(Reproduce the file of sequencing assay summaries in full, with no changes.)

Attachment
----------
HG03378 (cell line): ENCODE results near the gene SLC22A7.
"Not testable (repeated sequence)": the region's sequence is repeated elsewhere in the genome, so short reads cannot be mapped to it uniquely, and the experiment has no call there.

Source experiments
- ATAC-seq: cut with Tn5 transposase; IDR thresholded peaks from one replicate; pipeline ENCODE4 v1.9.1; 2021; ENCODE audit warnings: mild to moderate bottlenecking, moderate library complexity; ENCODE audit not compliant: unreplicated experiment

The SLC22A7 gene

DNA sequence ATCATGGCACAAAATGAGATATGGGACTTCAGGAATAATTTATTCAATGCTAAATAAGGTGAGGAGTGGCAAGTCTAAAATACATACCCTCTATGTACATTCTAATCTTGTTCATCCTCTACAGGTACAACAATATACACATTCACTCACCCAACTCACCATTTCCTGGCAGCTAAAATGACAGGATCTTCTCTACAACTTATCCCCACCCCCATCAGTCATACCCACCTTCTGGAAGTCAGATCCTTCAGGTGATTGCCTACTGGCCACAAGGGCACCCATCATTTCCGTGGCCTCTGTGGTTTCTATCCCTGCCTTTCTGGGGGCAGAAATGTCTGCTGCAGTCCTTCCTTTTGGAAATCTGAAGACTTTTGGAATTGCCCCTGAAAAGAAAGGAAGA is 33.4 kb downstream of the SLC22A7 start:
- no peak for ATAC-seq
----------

HG03378 (cell line): ENCODE results near the gene SLC22A7.
"Not testable (repeated sequence)": the region's sequence is repeated elsewhere in the genome, so short reads cannot be mapped to it uniquely, and the experiment has no call there.

Source experiments
- ATAC-seq: cut with Tn5 transposase; IDR thresholded peaks from one replicate; pipeline ENCODE4 v1.9.1; 2021; ENCODE audit warnings: mild to moderate bottlenecking, moderate library complexity; ENCODE audit not compliant: unreplicated experiment

The SLC22A7 gene

DNA sequence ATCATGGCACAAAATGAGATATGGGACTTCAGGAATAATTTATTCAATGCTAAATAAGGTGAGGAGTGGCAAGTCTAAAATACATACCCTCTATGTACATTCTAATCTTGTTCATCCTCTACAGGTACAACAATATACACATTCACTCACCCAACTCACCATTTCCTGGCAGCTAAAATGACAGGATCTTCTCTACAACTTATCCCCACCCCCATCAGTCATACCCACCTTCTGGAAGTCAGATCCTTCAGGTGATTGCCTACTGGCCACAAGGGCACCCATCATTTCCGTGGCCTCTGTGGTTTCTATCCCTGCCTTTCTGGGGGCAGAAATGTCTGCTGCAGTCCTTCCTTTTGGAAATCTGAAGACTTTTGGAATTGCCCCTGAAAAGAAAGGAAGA is 33.4 kb downstream of the SLC22A7 start:
- no peak for ATAC-seq